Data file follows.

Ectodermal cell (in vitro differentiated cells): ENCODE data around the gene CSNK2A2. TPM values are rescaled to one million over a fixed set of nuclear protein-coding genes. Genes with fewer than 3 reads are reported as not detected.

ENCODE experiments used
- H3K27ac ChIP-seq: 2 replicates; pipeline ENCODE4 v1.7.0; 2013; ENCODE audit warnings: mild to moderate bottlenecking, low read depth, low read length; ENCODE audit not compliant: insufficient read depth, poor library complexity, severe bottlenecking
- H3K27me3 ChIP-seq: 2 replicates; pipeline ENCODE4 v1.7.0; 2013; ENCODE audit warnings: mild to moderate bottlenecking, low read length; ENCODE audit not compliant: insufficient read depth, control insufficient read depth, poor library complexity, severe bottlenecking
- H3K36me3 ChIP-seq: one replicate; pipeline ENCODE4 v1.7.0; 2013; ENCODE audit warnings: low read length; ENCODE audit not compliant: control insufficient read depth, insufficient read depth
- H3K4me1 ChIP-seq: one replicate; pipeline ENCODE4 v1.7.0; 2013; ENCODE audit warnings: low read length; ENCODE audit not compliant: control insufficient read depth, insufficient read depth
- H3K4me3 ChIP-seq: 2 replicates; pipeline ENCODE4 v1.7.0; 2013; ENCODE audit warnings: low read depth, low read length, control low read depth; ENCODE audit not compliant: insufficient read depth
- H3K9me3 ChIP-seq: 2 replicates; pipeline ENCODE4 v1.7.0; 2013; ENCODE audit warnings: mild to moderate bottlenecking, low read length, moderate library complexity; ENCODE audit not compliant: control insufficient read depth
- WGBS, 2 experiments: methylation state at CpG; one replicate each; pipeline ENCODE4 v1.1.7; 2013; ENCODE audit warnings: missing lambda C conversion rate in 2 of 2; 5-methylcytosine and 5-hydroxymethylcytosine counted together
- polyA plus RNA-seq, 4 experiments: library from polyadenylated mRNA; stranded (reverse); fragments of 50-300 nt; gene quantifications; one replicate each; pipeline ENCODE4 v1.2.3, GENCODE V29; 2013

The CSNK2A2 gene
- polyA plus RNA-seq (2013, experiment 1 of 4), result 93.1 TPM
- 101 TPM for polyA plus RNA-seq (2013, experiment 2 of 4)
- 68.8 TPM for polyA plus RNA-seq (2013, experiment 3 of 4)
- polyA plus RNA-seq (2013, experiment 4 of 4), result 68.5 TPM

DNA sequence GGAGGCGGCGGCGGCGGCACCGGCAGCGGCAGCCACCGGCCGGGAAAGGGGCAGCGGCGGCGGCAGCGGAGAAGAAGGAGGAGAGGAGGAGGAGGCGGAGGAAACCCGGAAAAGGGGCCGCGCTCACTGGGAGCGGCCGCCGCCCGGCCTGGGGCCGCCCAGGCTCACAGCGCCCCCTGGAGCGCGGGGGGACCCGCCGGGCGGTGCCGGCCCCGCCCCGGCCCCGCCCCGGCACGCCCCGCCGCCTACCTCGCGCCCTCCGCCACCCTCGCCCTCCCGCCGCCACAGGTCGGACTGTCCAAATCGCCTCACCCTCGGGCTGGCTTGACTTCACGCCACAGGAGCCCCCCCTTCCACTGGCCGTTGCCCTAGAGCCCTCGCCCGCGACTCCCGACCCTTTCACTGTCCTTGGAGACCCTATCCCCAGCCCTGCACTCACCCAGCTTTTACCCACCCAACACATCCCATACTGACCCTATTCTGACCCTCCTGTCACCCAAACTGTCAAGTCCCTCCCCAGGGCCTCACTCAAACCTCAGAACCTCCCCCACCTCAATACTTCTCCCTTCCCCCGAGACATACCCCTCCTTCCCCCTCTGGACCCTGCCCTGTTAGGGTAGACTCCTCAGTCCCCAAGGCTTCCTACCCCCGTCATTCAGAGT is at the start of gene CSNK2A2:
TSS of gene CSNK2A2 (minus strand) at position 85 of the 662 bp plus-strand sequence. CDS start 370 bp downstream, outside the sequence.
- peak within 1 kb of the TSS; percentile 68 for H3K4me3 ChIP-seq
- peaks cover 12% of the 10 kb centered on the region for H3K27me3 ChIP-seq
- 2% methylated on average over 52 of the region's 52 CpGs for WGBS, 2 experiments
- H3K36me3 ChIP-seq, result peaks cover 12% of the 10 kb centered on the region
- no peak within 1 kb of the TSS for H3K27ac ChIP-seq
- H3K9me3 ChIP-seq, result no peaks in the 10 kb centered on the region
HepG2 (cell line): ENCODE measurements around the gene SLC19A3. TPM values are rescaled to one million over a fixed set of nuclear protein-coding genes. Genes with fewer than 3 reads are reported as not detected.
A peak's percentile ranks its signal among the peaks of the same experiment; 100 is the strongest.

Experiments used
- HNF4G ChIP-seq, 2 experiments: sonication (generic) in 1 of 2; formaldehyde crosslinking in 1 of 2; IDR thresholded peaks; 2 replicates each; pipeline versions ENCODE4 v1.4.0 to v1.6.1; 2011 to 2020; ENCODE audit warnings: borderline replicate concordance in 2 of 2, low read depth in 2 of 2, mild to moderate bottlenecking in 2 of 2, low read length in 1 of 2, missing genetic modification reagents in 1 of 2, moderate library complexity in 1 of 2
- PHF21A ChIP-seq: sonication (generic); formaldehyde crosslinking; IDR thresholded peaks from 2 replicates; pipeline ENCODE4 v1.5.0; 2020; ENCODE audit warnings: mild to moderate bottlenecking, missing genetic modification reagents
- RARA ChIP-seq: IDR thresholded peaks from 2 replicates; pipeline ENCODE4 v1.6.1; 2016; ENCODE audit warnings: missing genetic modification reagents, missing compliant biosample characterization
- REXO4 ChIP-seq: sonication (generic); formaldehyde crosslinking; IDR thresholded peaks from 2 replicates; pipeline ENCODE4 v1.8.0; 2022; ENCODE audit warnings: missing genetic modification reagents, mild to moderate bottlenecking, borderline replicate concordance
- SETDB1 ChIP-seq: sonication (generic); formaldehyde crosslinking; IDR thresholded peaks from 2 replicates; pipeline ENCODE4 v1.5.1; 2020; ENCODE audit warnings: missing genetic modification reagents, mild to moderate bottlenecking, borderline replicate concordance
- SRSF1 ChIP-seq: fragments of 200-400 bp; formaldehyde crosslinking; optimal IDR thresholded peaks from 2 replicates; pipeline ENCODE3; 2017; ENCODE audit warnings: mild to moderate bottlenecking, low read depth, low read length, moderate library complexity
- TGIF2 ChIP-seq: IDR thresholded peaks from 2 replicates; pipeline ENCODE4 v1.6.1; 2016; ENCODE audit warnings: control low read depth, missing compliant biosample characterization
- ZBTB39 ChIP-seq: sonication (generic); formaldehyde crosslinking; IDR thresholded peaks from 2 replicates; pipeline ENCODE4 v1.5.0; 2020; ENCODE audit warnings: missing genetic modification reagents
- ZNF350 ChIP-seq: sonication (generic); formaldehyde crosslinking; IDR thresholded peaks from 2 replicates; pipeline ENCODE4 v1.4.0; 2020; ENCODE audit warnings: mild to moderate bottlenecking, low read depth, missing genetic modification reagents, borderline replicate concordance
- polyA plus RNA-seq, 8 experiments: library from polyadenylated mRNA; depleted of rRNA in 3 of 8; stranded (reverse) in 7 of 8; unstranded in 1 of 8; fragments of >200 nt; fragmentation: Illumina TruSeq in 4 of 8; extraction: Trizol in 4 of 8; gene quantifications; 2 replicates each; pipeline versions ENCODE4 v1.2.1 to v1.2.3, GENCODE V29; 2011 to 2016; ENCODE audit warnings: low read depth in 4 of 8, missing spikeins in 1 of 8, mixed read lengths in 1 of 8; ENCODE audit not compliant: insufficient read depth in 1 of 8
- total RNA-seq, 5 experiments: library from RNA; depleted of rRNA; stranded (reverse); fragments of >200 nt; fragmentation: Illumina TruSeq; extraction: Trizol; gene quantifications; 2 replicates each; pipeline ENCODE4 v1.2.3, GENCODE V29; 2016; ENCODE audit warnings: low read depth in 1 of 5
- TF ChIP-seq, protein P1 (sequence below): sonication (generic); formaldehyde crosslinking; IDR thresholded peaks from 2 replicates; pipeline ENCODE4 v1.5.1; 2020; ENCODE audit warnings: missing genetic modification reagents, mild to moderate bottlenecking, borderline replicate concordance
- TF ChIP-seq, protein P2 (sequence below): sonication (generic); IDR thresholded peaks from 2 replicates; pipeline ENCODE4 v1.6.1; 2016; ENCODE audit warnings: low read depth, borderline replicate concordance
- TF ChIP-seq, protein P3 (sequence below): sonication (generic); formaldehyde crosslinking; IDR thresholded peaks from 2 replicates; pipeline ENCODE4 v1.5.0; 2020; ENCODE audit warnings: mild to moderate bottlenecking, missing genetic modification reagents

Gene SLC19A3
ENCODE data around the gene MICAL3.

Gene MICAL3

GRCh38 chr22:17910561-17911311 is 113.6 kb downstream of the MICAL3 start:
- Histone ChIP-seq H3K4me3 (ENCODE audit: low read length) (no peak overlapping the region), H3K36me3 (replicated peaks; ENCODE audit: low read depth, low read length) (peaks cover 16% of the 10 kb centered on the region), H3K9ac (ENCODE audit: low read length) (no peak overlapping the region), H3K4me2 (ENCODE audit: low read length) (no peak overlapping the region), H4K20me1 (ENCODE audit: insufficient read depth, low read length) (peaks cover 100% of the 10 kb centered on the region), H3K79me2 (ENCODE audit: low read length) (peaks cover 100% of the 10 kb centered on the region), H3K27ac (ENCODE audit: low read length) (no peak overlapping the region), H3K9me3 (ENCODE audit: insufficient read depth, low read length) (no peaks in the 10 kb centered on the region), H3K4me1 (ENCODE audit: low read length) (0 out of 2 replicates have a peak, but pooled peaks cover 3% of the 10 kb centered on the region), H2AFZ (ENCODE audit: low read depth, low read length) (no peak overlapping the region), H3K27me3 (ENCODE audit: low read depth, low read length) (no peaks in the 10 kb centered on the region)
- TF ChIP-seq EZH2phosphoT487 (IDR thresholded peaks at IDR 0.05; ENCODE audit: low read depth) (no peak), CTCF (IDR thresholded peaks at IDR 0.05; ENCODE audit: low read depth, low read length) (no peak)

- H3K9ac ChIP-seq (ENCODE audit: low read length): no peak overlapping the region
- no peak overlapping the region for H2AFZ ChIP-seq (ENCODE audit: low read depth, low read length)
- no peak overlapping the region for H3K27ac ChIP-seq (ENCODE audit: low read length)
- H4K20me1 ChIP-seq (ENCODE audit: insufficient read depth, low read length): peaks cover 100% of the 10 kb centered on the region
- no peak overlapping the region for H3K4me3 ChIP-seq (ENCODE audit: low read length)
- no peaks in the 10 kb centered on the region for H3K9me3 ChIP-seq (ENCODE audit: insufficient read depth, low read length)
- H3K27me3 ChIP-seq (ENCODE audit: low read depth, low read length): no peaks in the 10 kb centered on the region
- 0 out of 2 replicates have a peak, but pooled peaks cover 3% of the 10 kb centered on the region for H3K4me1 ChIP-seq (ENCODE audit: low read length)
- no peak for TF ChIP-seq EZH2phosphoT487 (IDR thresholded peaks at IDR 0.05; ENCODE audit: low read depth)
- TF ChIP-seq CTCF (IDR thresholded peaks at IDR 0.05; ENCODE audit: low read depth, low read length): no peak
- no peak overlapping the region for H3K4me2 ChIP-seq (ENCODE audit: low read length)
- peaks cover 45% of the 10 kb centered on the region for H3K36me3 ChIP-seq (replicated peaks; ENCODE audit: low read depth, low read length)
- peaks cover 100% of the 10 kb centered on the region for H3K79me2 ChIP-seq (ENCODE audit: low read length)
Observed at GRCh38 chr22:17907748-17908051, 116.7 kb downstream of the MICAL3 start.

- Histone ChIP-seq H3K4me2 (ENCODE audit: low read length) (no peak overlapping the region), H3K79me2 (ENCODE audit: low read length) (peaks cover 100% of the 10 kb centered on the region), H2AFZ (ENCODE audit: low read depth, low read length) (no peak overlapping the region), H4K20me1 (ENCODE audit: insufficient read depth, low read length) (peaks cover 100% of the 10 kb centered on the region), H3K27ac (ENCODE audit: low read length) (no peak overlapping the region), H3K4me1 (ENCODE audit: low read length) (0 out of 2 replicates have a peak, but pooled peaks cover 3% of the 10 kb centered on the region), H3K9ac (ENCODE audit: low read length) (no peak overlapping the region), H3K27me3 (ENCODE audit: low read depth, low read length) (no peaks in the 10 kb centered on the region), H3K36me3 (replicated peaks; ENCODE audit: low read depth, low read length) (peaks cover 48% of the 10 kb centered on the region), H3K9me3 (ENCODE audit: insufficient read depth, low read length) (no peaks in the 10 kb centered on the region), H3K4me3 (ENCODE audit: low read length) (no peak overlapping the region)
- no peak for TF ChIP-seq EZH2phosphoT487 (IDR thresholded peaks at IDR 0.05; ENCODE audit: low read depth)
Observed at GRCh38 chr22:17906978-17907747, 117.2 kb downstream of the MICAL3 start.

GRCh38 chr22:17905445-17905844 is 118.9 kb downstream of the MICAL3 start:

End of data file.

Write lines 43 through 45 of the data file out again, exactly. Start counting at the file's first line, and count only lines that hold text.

Gene MICAL3

GRCh38 chr22:17910561-17911311 is 113.6 kb downstream of the MICAL3 start:
- Histone ChIP-seq H3K4me3 (ENCODE audit: low read length) (no peak overlapping the region), H3K36me3 (replicated peaks; ENCODE audit: low read depth, low read length) (peaks cover 16% of the 10 kb centered on the region), H3K9ac (ENCODE audit: low read length) (no peak overlapping the region), H3K4me2 (ENCODE audit: low read length) (no peak overlapping the region), H4K20me1 (ENCODE audit: insufficient read depth, low read length) (peaks cover 100% of the 10 kb centered on the region), H3K79me2 (ENCODE audit: low read length) (peaks cover 100% of the 10 kb centered on the region), H3K27ac (ENCODE audit: low read length) (no peak overlapping the region), H3K9me3 (ENCODE audit: insufficient read depth, low read length) (no peaks in the 10 kb centered on the region), H3K4me1 (ENCODE audit: low read length) (0 out of 2 replicates have a peak, but pooled peaks cover 3% of the 10 kb centered on the region), H2AFZ (ENCODE audit: low read depth, low read length) (no peak overlapping the region), H3K27me3 (ENCODE audit: low read depth, low read length) (no peaks in the 10 kb centered on the region)